A Letter to my Father, March 7th, 2010
It was about 6:15 AM. I was perched at a window seat at one of a zillion Starbucks in San Francisco; this one at the corner of Bush and Sutter streets. My family was asleep back at the hotel and I was here, sketching a hatchery steelhead, concentrating on my pen lines, when I realized that a fellow at the window seat next to me was writing so furiously that he shook the ledge.
Each “I” was dotted, each “t” crossed with great force, his pen alternately jabbing into or slashing across the paper.
Interesting. He wore a coarse, blue wool sweater. His hair, long, grey and matted, had that slept-on-for-weeks look. Not the fashionable young rebel look. The old nasty-hair look.
Homeless, I guessed, or close to it. Mid forty-something. Or fifty. Or thirtyish. He looked old. He wrote with a cheap ballpoint pen on plain white paper that had been intricately folded in odd, angular shapes.
He had penned several pages before I realized he was writing a letter. He shuffled through the pages, striking out a word here and there, re-writing as he went. I glanced over at just the right time to see the words: “Dear Dad.”
I sketched on, now preoccupied with thoughts of his letter. Shortly, he leaned over to catch the attention of a customer adding cream to his coffee, asked how he should spell – snow skiing – listened to the answer, and continued with his animated letter writing.
Was he really writing his father? The man seated next to me didn’t look like he’d been snow skiing any time recently, nor likely to be going skiing anytime soon. Perhaps his father was fond of skiing this time of year? Was his father alive? Was he writing to ask for money? Was this a brilliant artist who chose to look like a street-person? Did he roam the streets from coffee shop to coffee shop, writing the same letter every morning, over and over again?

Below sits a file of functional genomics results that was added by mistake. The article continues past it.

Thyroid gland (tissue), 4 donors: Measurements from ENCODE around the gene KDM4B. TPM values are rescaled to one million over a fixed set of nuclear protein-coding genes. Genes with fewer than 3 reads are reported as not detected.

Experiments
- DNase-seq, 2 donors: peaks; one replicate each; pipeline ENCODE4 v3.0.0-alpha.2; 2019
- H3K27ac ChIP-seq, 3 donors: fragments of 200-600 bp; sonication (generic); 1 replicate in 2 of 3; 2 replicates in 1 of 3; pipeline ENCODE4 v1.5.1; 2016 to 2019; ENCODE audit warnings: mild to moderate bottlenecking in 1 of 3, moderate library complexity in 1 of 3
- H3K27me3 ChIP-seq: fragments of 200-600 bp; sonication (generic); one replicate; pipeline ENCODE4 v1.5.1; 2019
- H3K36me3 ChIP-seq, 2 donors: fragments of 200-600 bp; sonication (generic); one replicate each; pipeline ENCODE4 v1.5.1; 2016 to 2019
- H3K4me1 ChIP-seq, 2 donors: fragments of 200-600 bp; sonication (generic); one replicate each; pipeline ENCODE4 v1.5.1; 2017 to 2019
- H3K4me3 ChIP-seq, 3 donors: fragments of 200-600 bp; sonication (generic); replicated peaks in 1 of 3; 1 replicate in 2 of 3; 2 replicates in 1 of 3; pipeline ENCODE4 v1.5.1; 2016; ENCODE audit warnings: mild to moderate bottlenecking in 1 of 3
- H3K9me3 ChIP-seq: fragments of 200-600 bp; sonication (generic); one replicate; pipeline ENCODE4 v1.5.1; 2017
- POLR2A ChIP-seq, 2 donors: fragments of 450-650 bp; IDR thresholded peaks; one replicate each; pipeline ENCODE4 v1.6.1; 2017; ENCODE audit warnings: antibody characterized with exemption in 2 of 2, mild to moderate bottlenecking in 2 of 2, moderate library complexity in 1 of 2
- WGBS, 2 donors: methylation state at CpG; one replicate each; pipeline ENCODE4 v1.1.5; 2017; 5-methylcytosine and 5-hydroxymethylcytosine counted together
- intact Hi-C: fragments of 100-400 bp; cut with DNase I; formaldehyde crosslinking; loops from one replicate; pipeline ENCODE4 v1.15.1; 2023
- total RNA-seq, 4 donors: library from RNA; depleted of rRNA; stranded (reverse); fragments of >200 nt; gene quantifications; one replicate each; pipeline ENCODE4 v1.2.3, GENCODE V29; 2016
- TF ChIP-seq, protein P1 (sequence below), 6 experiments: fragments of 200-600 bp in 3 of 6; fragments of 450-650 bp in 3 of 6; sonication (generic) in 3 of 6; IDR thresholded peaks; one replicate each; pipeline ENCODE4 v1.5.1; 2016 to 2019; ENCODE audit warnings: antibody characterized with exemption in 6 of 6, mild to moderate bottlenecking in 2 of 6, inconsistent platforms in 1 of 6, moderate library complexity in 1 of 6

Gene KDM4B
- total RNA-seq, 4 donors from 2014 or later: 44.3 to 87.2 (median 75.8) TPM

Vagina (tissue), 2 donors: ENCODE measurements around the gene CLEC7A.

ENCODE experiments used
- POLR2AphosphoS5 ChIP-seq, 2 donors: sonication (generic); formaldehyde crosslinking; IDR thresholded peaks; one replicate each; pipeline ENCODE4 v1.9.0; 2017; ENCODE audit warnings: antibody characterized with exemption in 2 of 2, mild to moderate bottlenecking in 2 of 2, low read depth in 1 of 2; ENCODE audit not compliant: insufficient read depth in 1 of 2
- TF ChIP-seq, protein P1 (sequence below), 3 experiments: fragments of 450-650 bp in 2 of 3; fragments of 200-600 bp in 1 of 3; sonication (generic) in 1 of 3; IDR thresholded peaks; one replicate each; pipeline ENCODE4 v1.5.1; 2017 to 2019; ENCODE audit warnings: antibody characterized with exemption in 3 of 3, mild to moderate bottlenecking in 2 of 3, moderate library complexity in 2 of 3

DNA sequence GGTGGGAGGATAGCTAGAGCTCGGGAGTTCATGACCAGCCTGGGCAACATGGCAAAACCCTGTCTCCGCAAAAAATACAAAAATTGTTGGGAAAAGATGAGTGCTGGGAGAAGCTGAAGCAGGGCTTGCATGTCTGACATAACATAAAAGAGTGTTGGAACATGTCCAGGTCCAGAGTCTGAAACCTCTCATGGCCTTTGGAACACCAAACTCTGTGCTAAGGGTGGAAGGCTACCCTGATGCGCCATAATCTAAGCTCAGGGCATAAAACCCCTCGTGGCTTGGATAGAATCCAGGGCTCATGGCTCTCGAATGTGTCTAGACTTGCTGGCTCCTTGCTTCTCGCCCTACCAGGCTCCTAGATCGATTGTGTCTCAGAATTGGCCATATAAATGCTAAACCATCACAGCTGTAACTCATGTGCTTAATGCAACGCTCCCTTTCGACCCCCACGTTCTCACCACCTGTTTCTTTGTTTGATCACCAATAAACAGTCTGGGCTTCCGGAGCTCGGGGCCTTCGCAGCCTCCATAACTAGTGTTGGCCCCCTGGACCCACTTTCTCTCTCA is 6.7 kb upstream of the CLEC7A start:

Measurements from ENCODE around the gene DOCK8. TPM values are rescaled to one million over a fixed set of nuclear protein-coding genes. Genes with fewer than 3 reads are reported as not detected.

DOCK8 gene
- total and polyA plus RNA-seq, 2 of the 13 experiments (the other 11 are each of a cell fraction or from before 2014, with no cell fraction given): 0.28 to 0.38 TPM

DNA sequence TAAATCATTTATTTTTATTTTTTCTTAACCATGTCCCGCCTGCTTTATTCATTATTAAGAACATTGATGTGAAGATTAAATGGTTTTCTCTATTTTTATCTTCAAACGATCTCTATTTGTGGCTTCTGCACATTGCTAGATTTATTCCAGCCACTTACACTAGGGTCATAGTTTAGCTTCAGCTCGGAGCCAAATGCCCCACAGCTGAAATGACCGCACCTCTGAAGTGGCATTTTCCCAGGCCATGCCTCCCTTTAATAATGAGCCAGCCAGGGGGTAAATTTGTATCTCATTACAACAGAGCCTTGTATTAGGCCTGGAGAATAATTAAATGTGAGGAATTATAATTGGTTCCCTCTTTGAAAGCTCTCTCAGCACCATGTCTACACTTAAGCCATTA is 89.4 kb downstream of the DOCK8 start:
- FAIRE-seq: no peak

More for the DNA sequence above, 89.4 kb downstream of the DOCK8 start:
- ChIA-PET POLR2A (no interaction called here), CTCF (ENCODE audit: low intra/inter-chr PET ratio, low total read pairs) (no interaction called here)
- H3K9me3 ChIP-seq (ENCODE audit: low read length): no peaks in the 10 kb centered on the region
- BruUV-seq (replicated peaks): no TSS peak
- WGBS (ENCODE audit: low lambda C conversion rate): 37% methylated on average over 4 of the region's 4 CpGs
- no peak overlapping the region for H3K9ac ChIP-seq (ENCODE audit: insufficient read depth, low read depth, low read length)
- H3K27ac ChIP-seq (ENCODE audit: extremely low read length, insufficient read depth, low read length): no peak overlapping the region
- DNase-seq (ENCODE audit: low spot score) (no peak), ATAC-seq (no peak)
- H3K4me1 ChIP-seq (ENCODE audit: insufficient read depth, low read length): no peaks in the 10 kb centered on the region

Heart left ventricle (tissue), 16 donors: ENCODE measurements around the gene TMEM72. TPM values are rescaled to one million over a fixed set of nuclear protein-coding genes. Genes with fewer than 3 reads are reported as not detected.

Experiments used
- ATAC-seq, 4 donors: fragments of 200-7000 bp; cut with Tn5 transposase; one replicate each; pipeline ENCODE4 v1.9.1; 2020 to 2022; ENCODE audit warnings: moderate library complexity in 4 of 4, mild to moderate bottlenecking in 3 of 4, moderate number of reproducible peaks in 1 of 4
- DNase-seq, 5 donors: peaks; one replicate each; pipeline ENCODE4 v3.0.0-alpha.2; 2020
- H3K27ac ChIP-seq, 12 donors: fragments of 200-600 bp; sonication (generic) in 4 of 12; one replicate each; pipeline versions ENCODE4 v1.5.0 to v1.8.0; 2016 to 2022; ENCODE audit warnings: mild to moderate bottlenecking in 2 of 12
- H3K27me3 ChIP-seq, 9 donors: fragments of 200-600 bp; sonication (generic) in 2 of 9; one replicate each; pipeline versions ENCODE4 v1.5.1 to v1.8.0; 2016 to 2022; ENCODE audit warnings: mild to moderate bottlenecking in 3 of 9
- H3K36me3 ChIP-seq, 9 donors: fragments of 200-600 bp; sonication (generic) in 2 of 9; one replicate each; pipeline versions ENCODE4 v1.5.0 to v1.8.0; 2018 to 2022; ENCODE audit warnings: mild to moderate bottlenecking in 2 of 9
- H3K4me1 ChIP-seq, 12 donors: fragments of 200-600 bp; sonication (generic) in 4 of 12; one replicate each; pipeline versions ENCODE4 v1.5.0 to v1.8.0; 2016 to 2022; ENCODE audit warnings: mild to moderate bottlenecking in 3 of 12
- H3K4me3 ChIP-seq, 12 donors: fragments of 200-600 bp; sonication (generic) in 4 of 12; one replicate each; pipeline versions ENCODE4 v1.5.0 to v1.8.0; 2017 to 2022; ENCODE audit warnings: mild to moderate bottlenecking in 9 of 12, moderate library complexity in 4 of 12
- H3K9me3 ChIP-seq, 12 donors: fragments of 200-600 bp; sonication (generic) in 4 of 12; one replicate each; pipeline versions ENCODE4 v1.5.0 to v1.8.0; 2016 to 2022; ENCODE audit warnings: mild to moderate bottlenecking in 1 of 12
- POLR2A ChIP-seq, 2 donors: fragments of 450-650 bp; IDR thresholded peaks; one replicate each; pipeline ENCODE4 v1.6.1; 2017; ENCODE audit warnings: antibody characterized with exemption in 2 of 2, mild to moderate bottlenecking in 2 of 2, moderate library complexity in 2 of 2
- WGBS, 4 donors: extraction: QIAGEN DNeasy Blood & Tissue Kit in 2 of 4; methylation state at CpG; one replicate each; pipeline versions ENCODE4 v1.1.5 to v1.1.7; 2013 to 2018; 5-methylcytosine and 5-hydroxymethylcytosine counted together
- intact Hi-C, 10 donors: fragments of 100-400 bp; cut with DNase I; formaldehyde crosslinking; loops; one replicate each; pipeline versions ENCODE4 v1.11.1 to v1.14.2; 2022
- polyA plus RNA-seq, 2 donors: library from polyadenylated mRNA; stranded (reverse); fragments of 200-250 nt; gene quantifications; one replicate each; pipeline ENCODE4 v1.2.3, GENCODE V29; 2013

It was close to eight. The coffee shop was crowded. I think he signed his name to the letter then. By this time it was something like four or five pages long. He stood up abruptly, pushed his chair back under the window bench, and walked outside. Standing in front of the coffee shop, he re-read the letter one last time, stuffed it into his back pocket, and strode-off downhill on Bush Street. His pants were a heavy, pinstriped, corduroy material. Narrow stripes of blue, green, gold, red, yellow, and purple, I think. Difficult to be sure in the early morning light. Reminiscent of something Jimi Hendrix might have worn, I thought.
As he walked away, I noticed his shoes. New. Very stylish. Shiny. Probably very expensive, I speculated. Wonder how he got those shoes. Wonder where he was going. I stopped sketching and thought about all the possibilities.
Then I decided to write my father a letter.
I think of you often even though I have not written since I was in therapy. You died in 1975. I was 26. There are a few things I need to say. It is March, 2010 and I’m about to turn 61. Mom died last year. I divorced in 1991 and remarried in 1995; Lisa is amazing – the love of my life. You have two fine grandsons. David is 31, Jackson is 11. I’m a fish biologist; very happy; and very grateful for my life, friends, and family. I still love to fish and tie flies.